• Small bumps and rashes
  • Raised patches
  • Swelling and inflammation
  • Itching and redness
  • Blisters
  • Hives
  • Darkening of the skin
  • Stinging and burning sensations
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Medications That Cause Photosensitivity

Following the medications listed under each category, I will include whether the drugs are phototoxic, photoallergic, or both.

1. Antibiotics

Tetracyclines, including tetracycline and doxycycline / Phototoxic

Fluoroquinolones, including Cipro and Bactrim / Phototoxic

2. Hypoglycemics (Diabetic Drugs)

Sulfonylureas, including glipizide and glyburide / Photoallergic

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3. Nonsteroidal Anti-Inflammatory Drugs (NSAIDS)

Ibuprofen (Advil and Motrin) / Phototoxic

Naproxen (Aleve) / Phototoxic

Ketoprofen / Phototoxic and photoallergic

Celecoxib / Photoallergic

4. Diuretics

Hydro-chlorothiazide / Phototoxic

Furosemide (Lasix) / Phototoxic

5. HMG-CoA Reductase Inhibitors

Statins, including fluvastatin, pravastatin, simvastatin, lovastatin, and atorvastatin / Phototoxic

6. Antifungals

Itraconazole / Phototoxic and photoallergic

Voriconazole / Phototoxic

7. Neuroleptic Drugs (Antipsychotics)

Phenothiazines, including chlorpromazine, fluphenazine, perazine, perphenazine, thioridazine / Phototoxic and photoallergic

8. Retinoids

Isotretinoin (Accutane) / Phototoxic

Acitretin (Used for psoriasis) / Phototoxic

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9. Chemotherapy Drugs

Methotrexate, oncovir, adriamycin, gemzar, and 5-FU / Phototoxic

10. Cardiac Medications

Diltiazem, amiodarone, quinidine, and procardia / Phototoxic

Key Points

Drug-induced sun sensitivity occurs when chemicals within medications are exposed to sunlight, producing unwanted effects on the skin. Reactions can result from both oral ingestion of a drug or from compounds that are using topically. If you’re on medications that increase photosensitivity, be diligent in protecting yourself when outside. Cover up and be diligent in wearing sunscreen. I keep a wide-brimmed hat in my car, and I can’t tell you how many times I’ve used it!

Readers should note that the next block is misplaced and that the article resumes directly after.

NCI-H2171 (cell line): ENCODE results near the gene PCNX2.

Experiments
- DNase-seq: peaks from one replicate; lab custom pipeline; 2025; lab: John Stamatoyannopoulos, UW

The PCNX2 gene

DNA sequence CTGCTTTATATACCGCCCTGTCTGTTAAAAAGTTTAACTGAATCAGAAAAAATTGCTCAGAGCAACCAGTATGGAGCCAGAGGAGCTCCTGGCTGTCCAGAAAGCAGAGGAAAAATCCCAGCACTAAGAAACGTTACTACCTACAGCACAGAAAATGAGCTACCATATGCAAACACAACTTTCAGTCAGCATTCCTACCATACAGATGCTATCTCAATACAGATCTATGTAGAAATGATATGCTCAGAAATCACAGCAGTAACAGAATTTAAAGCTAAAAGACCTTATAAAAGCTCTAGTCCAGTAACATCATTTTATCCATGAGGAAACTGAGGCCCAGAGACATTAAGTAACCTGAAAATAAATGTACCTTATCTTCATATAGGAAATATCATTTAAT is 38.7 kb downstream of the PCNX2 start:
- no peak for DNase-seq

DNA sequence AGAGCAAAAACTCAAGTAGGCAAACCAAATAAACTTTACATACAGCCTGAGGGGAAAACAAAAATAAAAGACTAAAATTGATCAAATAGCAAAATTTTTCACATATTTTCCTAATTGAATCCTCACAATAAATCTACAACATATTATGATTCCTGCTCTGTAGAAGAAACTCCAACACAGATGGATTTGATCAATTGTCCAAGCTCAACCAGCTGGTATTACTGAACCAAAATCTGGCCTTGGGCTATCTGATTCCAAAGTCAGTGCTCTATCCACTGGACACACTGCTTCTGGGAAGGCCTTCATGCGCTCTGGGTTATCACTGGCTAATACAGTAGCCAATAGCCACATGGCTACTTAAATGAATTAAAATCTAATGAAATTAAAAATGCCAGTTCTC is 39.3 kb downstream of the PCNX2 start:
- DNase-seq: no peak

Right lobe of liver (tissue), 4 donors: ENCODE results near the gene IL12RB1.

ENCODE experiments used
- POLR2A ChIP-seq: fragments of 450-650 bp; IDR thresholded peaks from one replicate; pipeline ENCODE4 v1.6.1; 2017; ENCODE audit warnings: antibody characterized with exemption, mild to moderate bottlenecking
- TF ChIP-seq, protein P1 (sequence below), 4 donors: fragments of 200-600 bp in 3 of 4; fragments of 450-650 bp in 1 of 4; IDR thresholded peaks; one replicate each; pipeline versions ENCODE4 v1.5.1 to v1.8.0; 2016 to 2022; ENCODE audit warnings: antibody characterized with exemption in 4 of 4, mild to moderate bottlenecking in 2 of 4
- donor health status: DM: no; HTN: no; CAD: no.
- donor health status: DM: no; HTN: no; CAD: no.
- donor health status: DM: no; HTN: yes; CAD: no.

Are you on any medications that cause photosensitivity? Have you noticed that your skin is more sensitive to the sun? Let me know in the comments:)



(1) Merck Manual: Photosensitivity Reactions

(2) Drugs.com: Sun Allergy (Photosensitivity)

(3) Medscape: Drug-Induced Photosensitivity

(4) Cancer Council: How ultraviolet (UV) radiation causes skin cancer

(5) PubMed: Phototoxicity and photoallergy

(6) Mayo Clinic: Sun allergy

(7) MedicineNet: Sun-Sensitive Drugs (Photosensitivity to Drugs)

(8) verywellhealth: Sun Sensitivity During Chemotherapy


16 thoughts on “10 Medications That Cause Photosensitivity”

  1. What? Antibiotics and diuretics also contain photosensitive-induced chemical in them? This is really shocking to me because I use these medications. Who would have imagined such a thing?! 

    No wonder I get burned when I go to the beach during a round of antibiotics. I though it was normal, but then again, how would I have guessed it was caused by the medication? Thanks for this information!

    • Hi Matthias,

      You’re not alone, photosensitivity wouldn’t be on most peoples’ radar when taking medications. Next time you’re on antibiotics, find out if the particular one you’re taking is phototoxic, and take measures to protect yourself. Thanks for taking the time to comment:)

  2. I have a female friend who gets skin reactions when she’s in the sun. She doesn’t have photosensitivity and doesn’t notice the problem from the first instance. Just today, she started seeing rashes and blisters on her body when she was in the sun. 

    I have learned a lot about UV radiation and its effects. I also found out some medications that can cause photosensitivity. I guess I’ll have to show her this so she’ll know which of her meds are causing it. Thank you for sharing your knowledge.

    • Hi Henderson,

      It make take several incidences of sun exposure for a reaction to occur. If your friend is getting rashes and blisters when she’s in the sun, her medication may be the culprit. If she’s on one of the medications that cause photosensitivity, she should be extra caution with sun exposure. Thanks for reading:)